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Choosing Mechanisms

  1. When in doubt, make it a Console application
    If you've reached the stage where you've identified a need, but not a user interface, create a "Console App" project that reads and writes to stdin & stdout. These are easier to use as components in systems and user interfaces once the requirements for those have finally materialized, too

  2. Don't create a Windows Service when a Scheduled Task will do
    Windows Services are not meant to invoke periodic tasks with a timer

  3. REST for the deterministic, SOAP for the spontaneous
    REST is a superior interface for databases, but commands and actions--such as turning on a pump or announcing the arrival of a delivery truck--are spontaneous in nature and better handled with SOAP

  4. Use a Queue for all inputs to a system
    The inputs to a program aren't the same as the inputs to the system. A mouse click is an input to a program, but a purchase order is an input to a system. Funnel all system inputs through a Queue and keep a high-fidelity archive of everything that goes to the Queue. Build tools that can re-submit the archive to any Queue as if it was original input

  5. Invent your own config-file formats to cover broad concepts, then write tools to convert them into specific manifestations
    For example, instead of hand-making configuration files for your FTP tool, your scheduler, and your import tool to handle purchase orders from a business partner, create an XML file with your own syntax to describe all of the parameters for anything relevant to that partner, then write tools that convert these files into FTP scripts, cron jobs, import mappings and so-on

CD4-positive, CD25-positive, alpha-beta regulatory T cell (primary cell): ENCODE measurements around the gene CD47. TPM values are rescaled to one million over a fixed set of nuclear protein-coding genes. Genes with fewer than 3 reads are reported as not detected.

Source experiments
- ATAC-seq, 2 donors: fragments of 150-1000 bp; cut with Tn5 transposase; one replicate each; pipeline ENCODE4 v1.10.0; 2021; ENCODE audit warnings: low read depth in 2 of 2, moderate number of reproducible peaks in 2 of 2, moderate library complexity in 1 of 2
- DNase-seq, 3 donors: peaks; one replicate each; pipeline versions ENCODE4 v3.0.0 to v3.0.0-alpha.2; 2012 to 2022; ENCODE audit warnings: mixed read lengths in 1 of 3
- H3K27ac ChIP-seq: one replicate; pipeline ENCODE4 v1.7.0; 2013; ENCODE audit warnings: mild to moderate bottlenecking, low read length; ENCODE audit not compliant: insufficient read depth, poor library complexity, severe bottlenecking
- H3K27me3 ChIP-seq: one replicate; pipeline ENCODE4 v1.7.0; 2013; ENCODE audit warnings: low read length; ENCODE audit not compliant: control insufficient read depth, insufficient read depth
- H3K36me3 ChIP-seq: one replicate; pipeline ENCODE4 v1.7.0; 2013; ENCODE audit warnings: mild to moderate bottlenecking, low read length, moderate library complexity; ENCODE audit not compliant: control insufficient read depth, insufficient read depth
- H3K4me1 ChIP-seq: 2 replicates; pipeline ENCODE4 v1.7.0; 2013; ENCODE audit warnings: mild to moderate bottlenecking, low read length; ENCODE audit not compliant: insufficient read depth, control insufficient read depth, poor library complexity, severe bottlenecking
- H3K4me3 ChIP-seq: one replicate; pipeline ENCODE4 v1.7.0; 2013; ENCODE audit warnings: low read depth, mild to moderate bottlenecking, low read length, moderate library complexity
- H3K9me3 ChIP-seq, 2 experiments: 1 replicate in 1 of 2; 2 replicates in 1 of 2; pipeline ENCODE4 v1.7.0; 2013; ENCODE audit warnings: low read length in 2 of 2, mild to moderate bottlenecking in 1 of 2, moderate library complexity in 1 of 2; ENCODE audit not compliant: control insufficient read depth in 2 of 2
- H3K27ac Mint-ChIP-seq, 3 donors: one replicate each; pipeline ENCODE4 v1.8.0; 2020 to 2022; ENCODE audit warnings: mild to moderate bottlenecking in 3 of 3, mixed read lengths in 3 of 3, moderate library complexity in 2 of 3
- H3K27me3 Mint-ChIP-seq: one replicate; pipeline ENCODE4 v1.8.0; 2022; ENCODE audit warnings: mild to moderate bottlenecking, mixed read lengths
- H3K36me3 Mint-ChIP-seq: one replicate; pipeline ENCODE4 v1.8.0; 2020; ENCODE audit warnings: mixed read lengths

6. Vendor First, Third-Party Second, Homebrew as a last resort
    This is the principle of getting someone else to do the most work and someone else to pay for it (especially debugging). If your platform's vendor doesn't provide the tool or abstraction you need, then look for a third-party solution. Resort to homebrew only when a) there's no other option, and b) you actually need whatever it is

  7. Don't anticipate the vendor
    Similar to the above, if you know the vendor is going to add a feature to your platform then wait for it rather than making homebrew versions to get it early. Platform upgrades will make stepchildren out of your homebrew language extensions and force you to either re-write working code, or waste time training your new hires to deal with the technical debt

  8. Horses are usually better than zebras
    The naive Bayes algorithm produces better results in less time than proprietary AI algorithms in almost every situation. You probably don't need an exotic algorithm, data structure or patented process to make your program better than the competition